Some moves are inevitable—relocating to a new city, ending a toxic situation with a roommate, moving in with your S.O.—while others are not so necessary. If your prime motivation is to have a kitchen tap that doesn’t leak or a bigger closet, figure out how you can get that achieved without moving. Think about how much money you’ll save on movers, broker fees, and security deposits—shouldn’t you instead spend that money on a plumber, a 401K, or a freestanding clothing rack?
The first step in understanding why you want to move again is to identify whether your need to move actually stems from another issue—like the desire to change careers. Maybe you’re feeling stuck in other areas of your life and your automatic train of thought is to start fresh. If you’re someone who thrives by living new experiences, can you achieve peace of mind by planning a nice trip abroad?
Moral of the story: Pinpoint the areas of your life that need addressing before your lease comes up for renewal, and address those issues before making a move.
We live in a world of instant gratification, and that means we can be very quick to clean the slate and start anew. While there are some areas in our lives where this should apply, our homes shouldn’t be one of them. A home takes time to build, and even the best turnkey apartment will not immediately feel like your dream space. Take the time to familiarize with your place, and set yourself short-term and long-term goals for what you want it to look and feel like.
For every year you don’t move, give yourself a reward—a new sofa or a bedroom makeover, for example. The last time I moved, I tallied up my expenses to nearly $10,000 (granted, it was a big international move)—and that’s without purchasing anything for my new place. That’s a nice home makeover that was instead spent on a moving truck and broker fees.
Moral of the story: Be realistic about your moving costs, and take some time to visualize the amazing makeover you could give your existing space if you stayed in it for an extra year. Building the perfect home takes time.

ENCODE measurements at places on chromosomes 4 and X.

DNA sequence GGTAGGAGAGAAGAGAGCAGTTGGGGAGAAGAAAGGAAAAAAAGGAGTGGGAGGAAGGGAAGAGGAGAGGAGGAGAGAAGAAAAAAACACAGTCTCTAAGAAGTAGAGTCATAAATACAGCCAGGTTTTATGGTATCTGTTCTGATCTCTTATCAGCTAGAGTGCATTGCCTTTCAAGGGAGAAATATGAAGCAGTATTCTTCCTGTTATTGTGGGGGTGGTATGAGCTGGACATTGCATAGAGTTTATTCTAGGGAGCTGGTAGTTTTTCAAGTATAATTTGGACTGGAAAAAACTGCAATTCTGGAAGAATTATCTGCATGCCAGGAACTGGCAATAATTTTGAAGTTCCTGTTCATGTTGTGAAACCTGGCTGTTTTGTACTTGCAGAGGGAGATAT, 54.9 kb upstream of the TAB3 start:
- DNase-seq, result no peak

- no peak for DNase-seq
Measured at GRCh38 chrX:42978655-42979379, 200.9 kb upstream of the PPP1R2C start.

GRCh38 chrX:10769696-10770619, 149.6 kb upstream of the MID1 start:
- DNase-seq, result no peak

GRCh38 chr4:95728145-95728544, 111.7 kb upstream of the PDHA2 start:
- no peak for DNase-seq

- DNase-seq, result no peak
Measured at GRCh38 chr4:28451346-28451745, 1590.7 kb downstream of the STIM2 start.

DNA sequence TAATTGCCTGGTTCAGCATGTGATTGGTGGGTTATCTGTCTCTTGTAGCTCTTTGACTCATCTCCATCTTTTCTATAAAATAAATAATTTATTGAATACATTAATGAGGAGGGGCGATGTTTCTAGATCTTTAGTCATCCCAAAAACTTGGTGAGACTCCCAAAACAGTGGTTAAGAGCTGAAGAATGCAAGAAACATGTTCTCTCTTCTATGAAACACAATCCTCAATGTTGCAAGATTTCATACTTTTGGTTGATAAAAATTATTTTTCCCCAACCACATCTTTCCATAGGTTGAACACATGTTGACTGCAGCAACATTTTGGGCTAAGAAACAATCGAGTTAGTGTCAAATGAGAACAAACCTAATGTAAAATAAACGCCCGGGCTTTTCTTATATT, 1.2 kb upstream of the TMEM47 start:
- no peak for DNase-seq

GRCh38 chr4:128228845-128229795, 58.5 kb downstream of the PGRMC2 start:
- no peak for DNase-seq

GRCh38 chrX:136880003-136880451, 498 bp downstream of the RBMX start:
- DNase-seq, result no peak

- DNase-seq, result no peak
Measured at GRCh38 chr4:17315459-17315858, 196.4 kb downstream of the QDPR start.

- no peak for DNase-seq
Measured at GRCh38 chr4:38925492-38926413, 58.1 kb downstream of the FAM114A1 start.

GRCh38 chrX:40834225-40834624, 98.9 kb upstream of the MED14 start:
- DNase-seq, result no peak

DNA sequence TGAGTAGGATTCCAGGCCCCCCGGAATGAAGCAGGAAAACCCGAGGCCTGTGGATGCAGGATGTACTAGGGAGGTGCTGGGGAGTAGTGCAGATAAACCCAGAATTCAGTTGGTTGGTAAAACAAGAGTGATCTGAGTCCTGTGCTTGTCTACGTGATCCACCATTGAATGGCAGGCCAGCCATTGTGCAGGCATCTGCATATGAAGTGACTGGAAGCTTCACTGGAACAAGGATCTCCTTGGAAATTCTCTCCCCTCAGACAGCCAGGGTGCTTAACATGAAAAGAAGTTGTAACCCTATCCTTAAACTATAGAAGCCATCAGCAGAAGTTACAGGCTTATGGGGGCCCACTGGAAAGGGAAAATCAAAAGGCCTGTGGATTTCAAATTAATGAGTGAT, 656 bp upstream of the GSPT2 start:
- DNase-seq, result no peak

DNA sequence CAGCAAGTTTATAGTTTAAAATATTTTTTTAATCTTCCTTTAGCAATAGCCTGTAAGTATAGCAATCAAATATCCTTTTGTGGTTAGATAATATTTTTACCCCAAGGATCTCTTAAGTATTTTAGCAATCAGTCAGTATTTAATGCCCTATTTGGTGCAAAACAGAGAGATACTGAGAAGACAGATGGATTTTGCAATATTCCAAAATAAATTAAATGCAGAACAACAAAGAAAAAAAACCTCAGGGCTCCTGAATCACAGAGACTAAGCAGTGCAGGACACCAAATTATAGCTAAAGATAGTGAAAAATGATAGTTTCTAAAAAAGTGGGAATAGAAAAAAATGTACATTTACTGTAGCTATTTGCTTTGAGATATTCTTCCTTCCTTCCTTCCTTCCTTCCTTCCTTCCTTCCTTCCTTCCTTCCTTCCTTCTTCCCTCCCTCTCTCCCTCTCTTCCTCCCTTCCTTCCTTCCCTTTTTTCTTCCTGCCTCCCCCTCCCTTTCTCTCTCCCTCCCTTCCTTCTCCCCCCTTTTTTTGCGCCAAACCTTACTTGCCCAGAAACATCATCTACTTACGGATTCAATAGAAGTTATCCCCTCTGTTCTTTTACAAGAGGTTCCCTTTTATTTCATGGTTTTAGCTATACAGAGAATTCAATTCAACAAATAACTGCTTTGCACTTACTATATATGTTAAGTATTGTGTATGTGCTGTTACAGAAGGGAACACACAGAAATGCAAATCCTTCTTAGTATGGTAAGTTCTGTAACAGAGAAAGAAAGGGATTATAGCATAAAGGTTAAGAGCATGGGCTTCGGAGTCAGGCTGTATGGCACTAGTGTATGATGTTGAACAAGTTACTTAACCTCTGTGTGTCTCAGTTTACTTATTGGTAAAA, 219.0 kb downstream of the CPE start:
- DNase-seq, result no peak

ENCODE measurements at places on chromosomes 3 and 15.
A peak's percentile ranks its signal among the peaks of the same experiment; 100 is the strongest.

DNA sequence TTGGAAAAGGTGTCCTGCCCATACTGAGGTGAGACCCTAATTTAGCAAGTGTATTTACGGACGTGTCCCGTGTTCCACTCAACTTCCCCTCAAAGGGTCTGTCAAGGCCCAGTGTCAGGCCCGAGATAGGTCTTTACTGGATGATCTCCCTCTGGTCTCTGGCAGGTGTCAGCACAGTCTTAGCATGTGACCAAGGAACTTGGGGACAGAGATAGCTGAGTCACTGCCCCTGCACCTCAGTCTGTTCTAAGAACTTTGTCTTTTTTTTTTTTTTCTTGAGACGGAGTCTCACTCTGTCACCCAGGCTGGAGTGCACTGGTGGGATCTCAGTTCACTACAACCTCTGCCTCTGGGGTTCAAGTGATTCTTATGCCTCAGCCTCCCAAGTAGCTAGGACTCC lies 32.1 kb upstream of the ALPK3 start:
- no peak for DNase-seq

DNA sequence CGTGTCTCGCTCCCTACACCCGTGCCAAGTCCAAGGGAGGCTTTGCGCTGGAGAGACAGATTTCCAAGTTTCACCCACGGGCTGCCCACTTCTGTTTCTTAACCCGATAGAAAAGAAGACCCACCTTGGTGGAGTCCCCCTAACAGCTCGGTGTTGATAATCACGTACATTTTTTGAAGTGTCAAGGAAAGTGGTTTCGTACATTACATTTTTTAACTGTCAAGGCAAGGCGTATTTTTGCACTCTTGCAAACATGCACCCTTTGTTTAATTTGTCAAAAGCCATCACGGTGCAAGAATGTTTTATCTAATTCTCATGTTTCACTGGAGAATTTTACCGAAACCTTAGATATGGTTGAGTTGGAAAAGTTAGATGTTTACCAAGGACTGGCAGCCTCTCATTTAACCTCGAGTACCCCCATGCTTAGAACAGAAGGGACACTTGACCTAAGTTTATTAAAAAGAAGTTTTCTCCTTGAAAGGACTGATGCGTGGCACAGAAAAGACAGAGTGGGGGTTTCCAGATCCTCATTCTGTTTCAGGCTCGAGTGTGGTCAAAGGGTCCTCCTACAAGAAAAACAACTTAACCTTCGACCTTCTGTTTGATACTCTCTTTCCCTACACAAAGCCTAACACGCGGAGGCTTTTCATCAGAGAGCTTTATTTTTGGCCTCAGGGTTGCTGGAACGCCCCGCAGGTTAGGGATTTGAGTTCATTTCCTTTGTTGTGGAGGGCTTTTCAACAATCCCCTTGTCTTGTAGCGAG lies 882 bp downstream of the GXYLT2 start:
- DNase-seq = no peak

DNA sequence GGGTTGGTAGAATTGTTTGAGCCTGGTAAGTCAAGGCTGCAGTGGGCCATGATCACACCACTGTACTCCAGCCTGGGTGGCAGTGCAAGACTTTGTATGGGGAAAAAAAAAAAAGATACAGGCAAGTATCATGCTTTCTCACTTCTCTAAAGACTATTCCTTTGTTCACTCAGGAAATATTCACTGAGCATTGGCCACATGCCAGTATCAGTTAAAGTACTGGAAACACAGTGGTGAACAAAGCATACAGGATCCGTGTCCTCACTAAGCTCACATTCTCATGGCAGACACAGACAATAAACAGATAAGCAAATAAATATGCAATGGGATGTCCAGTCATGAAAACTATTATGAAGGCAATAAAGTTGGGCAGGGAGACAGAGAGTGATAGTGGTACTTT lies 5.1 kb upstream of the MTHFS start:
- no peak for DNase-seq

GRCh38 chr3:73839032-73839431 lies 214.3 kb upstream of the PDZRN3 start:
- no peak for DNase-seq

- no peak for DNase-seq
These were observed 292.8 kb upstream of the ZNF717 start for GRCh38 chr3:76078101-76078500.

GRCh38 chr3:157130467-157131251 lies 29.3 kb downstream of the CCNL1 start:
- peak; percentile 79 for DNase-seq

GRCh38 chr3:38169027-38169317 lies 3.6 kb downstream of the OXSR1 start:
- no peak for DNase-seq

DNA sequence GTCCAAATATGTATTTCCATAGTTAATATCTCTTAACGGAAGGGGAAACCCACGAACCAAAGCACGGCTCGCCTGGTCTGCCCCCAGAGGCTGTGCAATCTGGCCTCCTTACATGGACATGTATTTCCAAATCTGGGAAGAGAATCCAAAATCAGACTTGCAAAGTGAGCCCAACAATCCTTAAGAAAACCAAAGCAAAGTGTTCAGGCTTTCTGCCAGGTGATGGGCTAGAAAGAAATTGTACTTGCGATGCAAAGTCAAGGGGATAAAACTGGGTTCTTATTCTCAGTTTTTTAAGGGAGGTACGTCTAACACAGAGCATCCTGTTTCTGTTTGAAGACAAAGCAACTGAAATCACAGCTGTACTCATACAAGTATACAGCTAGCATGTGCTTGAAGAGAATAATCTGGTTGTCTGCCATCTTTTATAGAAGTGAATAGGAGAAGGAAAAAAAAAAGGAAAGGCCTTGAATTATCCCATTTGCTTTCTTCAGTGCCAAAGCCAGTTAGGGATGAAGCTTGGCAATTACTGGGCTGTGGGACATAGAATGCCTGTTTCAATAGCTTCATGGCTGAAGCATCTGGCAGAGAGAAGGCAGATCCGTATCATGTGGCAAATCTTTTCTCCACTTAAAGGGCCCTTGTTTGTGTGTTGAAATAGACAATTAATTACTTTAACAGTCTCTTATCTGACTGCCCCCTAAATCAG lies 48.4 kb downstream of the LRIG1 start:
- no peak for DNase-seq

Treat Yo' Self
One of the easiest ways to get yourself excited about your space again is to tackle a small weekend project around the house. One week, I potted a set of cactus and succulents. Another, I cleaned out my closet. It doesn't matter if it's big or small; taking the time to improve small things around the house beyond average weekly chores is a great way to get reinspired about your space (as opposed to fleeing it).
When you feel bored with the tops in your wardrobe, sometimes what you really need is to get a new pair of pants to give them a second life. Similarly, look at the areas in your home that need addressing, and see if there are any quick solutions to make it more functional or visually refreshed.
Moral of the story: The idea isn't to overwhelm your schedule with daunting DIY projects, but rather focus on quick fixes that can refresh your home in an hour or two.
Beyond material things, routines play a huge part in creating a home. Things as small as taking the time to eat breakfast or reading the paper in the morning can give you a newfound appreciation for your place beyond rushing out the door and grabbing a bagel. I personally found that taking time in the morning to drink a cup of warm water with lemon while reading the newspaper made me enjoy my apartment more. Similarly, cooking a meal at night or even getting acquainted with your local shops can spark a sense of community and appreciation for neighborhood life.
Just as many people do with New Year's resolutions, I’m guilty of attaching life changes to a move: When I get settled in my new place, I will cook more; get a housekeeper; go out to exercise; entertain more. Instead of putting these resolutions off, tackle them in your current space.
Moral of the story: Get to know the people working in your neighborhood go-tos: the barista, dry cleaner, bartender, nail artist. Get to know your neighbours—invite them over for a cocktail. The more ties you create around your immediate neighborhood, the less you’ll want to up and leave.
One of the things I love the most about my family’s country house is the fact that we all get together and spend quality time as a family: We cook, drink, and eat together; we play board games; we spend hours reading our books in the same room without having to say a word to each other. That’s what a home is about—it should be filled with people you love and memories you cherish.
If you live alone, creating those moments might require a little more creativity on your part: Invite friends over for a Sunday-night supper or after-work drinks; suggest brunch at your place instead of at a restaurant; and always say yes when your friends or family members ask to crash on your couch while visiting your city. You may be cramped for a few days, but the memories you create will live long past the temporary discomfort.
Moral of the story: People make a house a home. Fill your home with people, and you’ll feel much more rooted in your space.
Are you also plagued with chronic moving syndrome? What tricks did you implement to help you stay put?